The low power consumption and utter silence of the Zonbu are very appealing.
Amusingly, the Zonbu has caused me to notice how ungodly loud the water cooler is in my dining room.
But do these environmental benefits come at a significant performance and boot time cost over a regular PC? I set out, stop watch in hand, to find out how the Zonbu compared with my desktop PC in this regard…
Start your engines
The first test was to measure the length of time it takes to boot both machines from a cold start – literally from when I pushed the power button.
My Zonbu boots from power-on to the login screen in 1m 30s. My login screen has my username saved, so after typing my password I can continue and it takes an additional 28s to get to a usable desktop, for a total time of 1m 58s.
Not exactly speedy.
Pitching a lower powered system as a replacement for traditional PCs means fighting common perceptions about the sacrifices that will have to be made. Demonstrating rapid boot time will go a long way to overcoming that objection.
Isn’t it interesting how much of our observations relate to psychology more so than technology? Marketing is a funny thing.
I would suggest this be an area of focus, I have a hunch there are some optimizations in the boot process that could lead to shaving a significant amount of time off that start-uptime.
Desktop XP PC
By comparison, my desktop PC went from power-on to a usable desktop is 1m 10s, 48s faster than the Zonbu. To be fair, I don’t have login enabled on my XP desktop, but then neither do a lot of people. Also, my XP machine doesn’t connect to any network shares, while the Zonbu is (I assume) establishing a connection with the S3 storage servers.
For the purpose of this experiment, the machines were using the same physical ethernet cable, which I moved between boxes to test. Everything downstream of the ethernet cable was identical.
Winner: Windows Xp – 1m10s versus Zonbu 1m 58s
The Checkered Flag
When it came to shutting the machines down, there was a significant difference as well. It took the Zonbu 39s to go from the desktop to being powered off, while it only took the XP machine 16s to clean up and shut down.
I’m not sure how important this particular metric is, as I usually walk away as soon as I click the shutdown button anyway, but I did want to be thorough. The things I do for you, my readers.
Launch your browsers
Next up I wanted to compare application launch times. I configured Firefox to open to a blank start page and cleared the cache.
The Zonbu launches Firefox in 1.7s, while XP launches Firefox in 1.5s. While my XP box has a slight edge, it is virtually imperceptible to me as a user.
My Zonbu has 512MB of RAM and a 1.2 GHz processor whereas my desktop has 2GB of DDR400 RAM and an AMD Athlon 3800+ 2.4GHz processor. Given this, The Zonbu’s comparitive performance is excellent.
Extra! Extra! News site load times
Next up I wanted to compare page load and render times between the boxes. I spend the bulk of my day with multiple tabs open in Firefox, and the Zonbu is really meant as an Internet terminal/appliance, so this is a key metric.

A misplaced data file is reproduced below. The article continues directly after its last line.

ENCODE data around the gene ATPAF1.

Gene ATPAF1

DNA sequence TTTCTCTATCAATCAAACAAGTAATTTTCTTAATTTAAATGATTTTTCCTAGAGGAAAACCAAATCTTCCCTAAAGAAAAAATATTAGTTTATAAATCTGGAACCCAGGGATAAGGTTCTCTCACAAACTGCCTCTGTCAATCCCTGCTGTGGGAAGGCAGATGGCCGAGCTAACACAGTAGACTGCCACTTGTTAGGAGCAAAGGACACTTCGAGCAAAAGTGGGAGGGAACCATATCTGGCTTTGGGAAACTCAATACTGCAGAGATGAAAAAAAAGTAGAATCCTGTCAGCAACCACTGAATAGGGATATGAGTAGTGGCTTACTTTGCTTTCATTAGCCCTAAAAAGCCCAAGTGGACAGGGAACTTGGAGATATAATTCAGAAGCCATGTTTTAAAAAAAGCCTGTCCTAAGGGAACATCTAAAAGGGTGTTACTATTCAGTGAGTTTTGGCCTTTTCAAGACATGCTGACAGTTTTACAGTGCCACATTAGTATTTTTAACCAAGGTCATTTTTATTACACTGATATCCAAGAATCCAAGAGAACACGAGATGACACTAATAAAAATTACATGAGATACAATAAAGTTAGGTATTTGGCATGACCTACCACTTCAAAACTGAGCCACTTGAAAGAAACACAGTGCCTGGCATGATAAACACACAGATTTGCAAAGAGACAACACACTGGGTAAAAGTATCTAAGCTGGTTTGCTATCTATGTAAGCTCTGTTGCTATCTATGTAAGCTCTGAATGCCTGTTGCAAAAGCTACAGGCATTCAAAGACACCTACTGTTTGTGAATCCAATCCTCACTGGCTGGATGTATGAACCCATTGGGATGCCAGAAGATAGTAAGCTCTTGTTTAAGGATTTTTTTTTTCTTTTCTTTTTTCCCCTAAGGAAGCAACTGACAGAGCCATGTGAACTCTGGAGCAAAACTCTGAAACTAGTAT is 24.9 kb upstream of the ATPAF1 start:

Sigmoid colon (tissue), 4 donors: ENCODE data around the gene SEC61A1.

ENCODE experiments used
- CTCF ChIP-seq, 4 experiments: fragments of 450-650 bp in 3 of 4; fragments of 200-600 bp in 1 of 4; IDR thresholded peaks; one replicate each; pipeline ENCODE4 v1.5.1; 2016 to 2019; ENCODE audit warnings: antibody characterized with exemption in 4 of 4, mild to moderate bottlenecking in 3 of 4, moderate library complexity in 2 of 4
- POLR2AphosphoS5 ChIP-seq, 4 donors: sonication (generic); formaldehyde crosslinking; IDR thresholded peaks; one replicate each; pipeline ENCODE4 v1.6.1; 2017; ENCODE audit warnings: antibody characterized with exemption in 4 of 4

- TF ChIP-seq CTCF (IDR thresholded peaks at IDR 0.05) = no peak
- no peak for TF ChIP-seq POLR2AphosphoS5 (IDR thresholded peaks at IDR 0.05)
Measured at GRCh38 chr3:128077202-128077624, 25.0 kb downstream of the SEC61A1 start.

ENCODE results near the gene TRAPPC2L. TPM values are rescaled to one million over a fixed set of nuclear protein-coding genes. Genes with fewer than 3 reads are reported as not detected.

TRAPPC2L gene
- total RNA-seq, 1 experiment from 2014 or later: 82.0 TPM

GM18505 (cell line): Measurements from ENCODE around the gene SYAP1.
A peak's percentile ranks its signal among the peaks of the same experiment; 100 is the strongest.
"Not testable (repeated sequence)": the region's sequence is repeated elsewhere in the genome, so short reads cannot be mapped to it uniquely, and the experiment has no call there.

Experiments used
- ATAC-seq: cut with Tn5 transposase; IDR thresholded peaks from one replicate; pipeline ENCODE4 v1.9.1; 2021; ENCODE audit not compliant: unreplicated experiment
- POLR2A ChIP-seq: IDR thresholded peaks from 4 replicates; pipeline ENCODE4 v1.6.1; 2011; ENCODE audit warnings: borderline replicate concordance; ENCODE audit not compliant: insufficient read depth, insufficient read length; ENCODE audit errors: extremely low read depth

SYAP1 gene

To ensure consistent performance, I pre-loaded all the pages in Firefox, which caused the key components to populate our ISP cache at the cable TV office. Doing so ensures a consistent load and render comparison on both platforms, and also ensures consistent DNS performance/caching.
I then flushed the locale Firefox cache (CTRL-SHIFT-INSERT) and shut down Firefox, before re-launching it to the blank start page.
The results are formatted as Site/Zonbu/XP. Times in seconds.
As you can see, the XP machine has a slight edge, usually besting the Zonbu by anywhere from .3s up to 1.5s with Google. The larger discrepency on the Google site is due to compression we utilize, see the note below. Being text heavy the Google sit is disproportionately affected by it. It looks like the normal delta between the two machines is around .6s at most.
We make aggressive use of GZip compression in our web caching architecture, and as such the browsers have to dynamically un-zip the text portion of web pages, which uses processing power and adds a bit of delay but generally makes plain text content move extremely fast on the network.
I did not expect the Zonbu and the XP desktop to be quite so close on page load/render times. I think the difference will probably not even be noticeable to most end users.
The boot process does require some futher scrutiny and optimzation to get it closer to the XP start-up time. Almost 2 minutes from power on to usable desktop is not ideal but not horrific either.
One thing the Zonbu team can immediately investigate is shortening the start-up audio file that is played when the desktop launches. For some reason playing this file back sucks up 100% of the CPU, stopping you from launching any applications until the sound finishes playing.
Going to a lower bit rate for the clip and shortening the length (which is about 40% too long, time wise) would buy you a few seconds immediately. Just a thought.
The Zonbu is still happily sipping just 9W of power as I write this, running in complete silence; I can honestly say I’m happy to give up .5s to 1s of page load/render time for the savings in power and noise.
Most importantly, I don’t feel like I’m really sacrificing material performance to get those economic and environmental benefits.